April 13, 2007

Cranston: Higher Taxes for the Same Education System

Carroll Andrew Morse

Fellow Cranstonian Kiersten Marek of Kmareka offers some poignant commentary on Mayor Michael Napolitano’s proposal to raise taxes in Cranston by 5.25% while giving the school department a 0% increase…

This act has marked you, Mayor Napolitano. In my mind, it has marked you as someone who deliberately does unreasonable things in order to provoke a reaction. You can protest until the cows come home about how much you care about education, but it just doesn’t ring true when your budget does not allocate one single dollar in increases for the actual acts of educating children in our city. You have effectively alienated your core constituency.
Ms. Marek helps identify the common ground shared by many liberal and conservative citizens -- we can agree that raising taxes while not improving essential services is a bad idea.

But of course, pols sometimes have interests that are different from the interests of citizens of any ideological stripe.

I have less faith than Ms. Marek does that the Mayor's budget proposal isn’t a cynical ploy to force the school committee to sue the city for more money, allowing the Mayor to disavow responsibility for any associated tax increase or other financial consequences. Beyond that, the only other thing I have to immediately add to Ms. Marek's prose is a bit of haiku…

The budget disgrace
of Mike Napolitano.
A case for recall.


Commenters “Perry Ellis” and “Oz” let us know that the Cranston City Charter does make all elected city officials subject to recall (section 2.08). The basic rules are…

  1. 20% of registered voters must sign a petition to force a recall election.
  2. Removing an official requires a 2/3 majority of votes cast in the recall election.

Comments, although monitored, are not necessarily representative of the views Anchor Rising's contributors or approved by them. We reserve the right to delete or modify comments for any reason.

And all along I thought Justin was the poet.

Posted by: Jon at April 13, 2007 11:40 AM

Well, well, well. It sounds like our new Mayor was full of crap when he was running for election. All he kept saying was taxes are too high. Now he's telling us they weren't high enough. That's what you get when you put a moron in office. This jerk still has his website up where he is railing against the taxes being too high.


Also, he doesn't care about the public schools anyway. His kids aren't in the public schools, that's why he isn't giving any more money to the schools.
Can you say one-termer?

Posted by: JoAnn at April 13, 2007 1:52 PM

Okay then. What do we do to recall him?

Posted by: Greg at April 13, 2007 4:26 PM

The CJCR tuition increase for next year is 6%... acceptable for Mike and his kids, but the hell with everyone elses.

I agree this is a ploy to raid the rainy day fund and I wouldn't be surprised if Traf & Company were behind it. In short order, we are back to back-room deals, insane budgets and dishonesty in Cranston City Hall.

If you didn't save last year's tax bill (the one announcing a tax rate CUT), jot down Mayor Laffey's Warning Signs and put them on the fridge:

1. - Not Funding Pensions
2. - Late Audits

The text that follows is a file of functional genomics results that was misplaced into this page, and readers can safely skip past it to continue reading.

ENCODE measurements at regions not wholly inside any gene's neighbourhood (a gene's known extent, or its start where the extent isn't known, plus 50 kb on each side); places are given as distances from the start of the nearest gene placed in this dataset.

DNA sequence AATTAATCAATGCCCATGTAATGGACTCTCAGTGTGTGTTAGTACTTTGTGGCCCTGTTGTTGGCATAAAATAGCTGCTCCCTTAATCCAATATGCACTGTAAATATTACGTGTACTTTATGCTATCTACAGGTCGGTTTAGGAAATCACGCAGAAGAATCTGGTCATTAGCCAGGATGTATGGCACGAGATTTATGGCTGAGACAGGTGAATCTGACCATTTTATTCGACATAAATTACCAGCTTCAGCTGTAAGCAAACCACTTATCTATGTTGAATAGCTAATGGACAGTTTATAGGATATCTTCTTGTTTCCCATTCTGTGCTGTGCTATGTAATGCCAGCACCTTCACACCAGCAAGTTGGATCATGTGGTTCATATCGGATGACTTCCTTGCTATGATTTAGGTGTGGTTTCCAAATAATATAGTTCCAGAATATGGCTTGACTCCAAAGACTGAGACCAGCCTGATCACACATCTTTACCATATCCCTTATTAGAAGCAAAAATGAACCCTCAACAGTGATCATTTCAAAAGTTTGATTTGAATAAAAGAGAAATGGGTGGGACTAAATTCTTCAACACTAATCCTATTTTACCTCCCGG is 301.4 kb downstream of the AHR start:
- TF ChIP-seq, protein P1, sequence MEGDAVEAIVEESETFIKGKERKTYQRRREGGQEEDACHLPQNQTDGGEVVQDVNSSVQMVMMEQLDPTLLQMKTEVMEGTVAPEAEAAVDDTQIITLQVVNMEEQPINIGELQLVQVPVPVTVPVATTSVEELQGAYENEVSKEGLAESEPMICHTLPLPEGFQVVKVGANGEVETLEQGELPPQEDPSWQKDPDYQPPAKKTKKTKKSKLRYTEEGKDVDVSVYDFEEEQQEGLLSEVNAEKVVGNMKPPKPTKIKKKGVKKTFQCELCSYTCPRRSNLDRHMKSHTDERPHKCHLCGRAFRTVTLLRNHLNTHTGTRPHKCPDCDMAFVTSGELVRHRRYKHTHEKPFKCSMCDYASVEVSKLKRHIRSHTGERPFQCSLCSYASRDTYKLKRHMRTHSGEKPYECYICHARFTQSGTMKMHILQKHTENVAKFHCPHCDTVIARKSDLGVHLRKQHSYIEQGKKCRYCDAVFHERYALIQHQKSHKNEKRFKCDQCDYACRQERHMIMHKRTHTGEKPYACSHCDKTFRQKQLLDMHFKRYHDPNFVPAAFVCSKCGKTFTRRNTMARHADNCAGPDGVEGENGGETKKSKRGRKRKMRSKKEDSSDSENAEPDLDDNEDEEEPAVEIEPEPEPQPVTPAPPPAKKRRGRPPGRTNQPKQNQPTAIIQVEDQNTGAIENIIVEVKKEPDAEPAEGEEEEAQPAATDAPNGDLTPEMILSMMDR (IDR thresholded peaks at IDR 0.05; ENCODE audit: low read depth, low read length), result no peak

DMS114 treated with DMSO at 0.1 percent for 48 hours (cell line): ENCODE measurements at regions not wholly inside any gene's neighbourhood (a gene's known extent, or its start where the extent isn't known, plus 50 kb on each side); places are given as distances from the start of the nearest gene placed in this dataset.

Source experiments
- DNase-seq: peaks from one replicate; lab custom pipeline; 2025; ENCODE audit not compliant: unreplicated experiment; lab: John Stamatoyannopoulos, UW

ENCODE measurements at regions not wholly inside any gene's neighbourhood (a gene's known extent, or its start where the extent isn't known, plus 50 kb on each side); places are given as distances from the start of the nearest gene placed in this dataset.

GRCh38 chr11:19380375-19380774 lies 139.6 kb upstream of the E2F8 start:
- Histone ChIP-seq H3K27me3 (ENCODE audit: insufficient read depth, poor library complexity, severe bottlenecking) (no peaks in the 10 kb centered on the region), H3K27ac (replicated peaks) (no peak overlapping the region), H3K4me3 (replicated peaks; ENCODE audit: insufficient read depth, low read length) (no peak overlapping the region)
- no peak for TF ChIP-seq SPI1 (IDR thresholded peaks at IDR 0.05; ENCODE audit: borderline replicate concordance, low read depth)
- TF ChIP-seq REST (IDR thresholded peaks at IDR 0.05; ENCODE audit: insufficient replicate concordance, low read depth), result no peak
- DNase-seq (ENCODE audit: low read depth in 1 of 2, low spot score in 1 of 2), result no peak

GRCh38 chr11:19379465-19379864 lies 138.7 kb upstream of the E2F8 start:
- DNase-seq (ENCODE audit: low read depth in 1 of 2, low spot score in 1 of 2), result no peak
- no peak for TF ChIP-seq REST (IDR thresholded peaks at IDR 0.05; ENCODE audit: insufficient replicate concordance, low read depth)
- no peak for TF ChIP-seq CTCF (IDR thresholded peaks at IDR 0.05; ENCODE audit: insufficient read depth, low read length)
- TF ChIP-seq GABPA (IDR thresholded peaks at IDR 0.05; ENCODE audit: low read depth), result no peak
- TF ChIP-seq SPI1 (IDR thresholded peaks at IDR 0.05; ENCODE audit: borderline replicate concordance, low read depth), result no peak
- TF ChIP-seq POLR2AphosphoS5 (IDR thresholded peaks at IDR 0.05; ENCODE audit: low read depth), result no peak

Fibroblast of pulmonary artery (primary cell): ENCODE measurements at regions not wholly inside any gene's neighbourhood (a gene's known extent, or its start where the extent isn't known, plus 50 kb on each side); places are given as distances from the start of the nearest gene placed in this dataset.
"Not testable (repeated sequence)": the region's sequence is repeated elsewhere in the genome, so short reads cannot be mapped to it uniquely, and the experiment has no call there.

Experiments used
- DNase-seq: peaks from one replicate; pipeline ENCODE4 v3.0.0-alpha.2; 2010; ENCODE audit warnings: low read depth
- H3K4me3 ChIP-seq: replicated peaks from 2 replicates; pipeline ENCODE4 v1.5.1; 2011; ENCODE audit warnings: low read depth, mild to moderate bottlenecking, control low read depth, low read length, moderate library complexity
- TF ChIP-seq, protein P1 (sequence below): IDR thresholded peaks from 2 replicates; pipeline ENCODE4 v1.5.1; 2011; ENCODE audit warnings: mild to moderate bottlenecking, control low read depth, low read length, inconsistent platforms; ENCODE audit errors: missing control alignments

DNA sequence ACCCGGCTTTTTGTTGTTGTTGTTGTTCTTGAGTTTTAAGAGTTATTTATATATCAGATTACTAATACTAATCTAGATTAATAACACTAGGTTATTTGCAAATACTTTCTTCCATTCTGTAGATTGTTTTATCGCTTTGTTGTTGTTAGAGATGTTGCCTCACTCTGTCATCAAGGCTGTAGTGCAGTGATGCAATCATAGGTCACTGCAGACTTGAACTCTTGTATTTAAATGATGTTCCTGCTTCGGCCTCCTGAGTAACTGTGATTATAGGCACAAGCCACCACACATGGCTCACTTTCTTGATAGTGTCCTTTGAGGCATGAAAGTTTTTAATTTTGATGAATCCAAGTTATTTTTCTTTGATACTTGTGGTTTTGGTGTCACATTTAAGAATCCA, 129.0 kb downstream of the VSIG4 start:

3. - Raiding the Rainy Day Fund
4. - Bad Contracts/Free Health Care
5. - Unrealistic Tax Collection Forecasts

1 and 4 have already been violated. 3 is in real danger.

I'm also watching the rating agencies. No doubt they'll lower the bond rating if the rainy day fund is tapped.

That will be my "recall" tipping point.

Posted by: Perry Ellis at April 13, 2007 5:47 PM

Nothing I can find on the National Conference of State Legislatures website indicates that RI has any provision for recall of local officials that apply on a statewide basis. So unless there's something specific in the city charter, I don't think anything can be done until the 2008 election.

On the bright side, state Republican officials may be able to design an effective campaign around the theme of "Mayor Michael Napolitano: What you get when you pull the straight party Democratic lever."

Posted by: Andrew at April 13, 2007 6:31 PM

Gee. Between Napolitano and Mollis, I wonder how high Democrats' buyers' remorse must be. "D" doesn't stand for "saint" — or even "honorable politician" — after all.

Posted by: Justin Katz at April 13, 2007 7:44 PM

I've heard it from a very reliable source that the Cranston City Charter contains a mayoral recall provision.

I'll check further and provide details.

Posted by: Perry Ellis at April 13, 2007 8:44 PM

Here's the recall info for Cranston (section 2.08 in the chahtah):


Perry has it right - remember the things Laffey said to watch out for. No-pony-tano is well on his way to violating the whole list.

Time to get the "Don't Blame Me - I Voted For FUNG!" bumper stickers going....

Posted by: oz at April 13, 2007 8:45 PM

I should have given a synopsis with the link...

You need 20% of registered voters to sign a petition to force a recall vote. Since there are about 48,000 registered voters in Cranston, you need about 9600 signatures within 90 days to get the ball rolling.

With all the groups that Nap is alienating (concrete plant neighbors, parents of public school kids, seniors who can't afford a tax increase) 9600 signatures would not be too hard.

Posted by: oz at April 13, 2007 8:54 PM

You know what I say to the citizens of Cranston?

Ahh hahhh hahh haaa! Ahhhhhh hahhh haah haaah!

You got what you deserved.
You want to vote like ignoramus', you get an ignoramus for Mayor.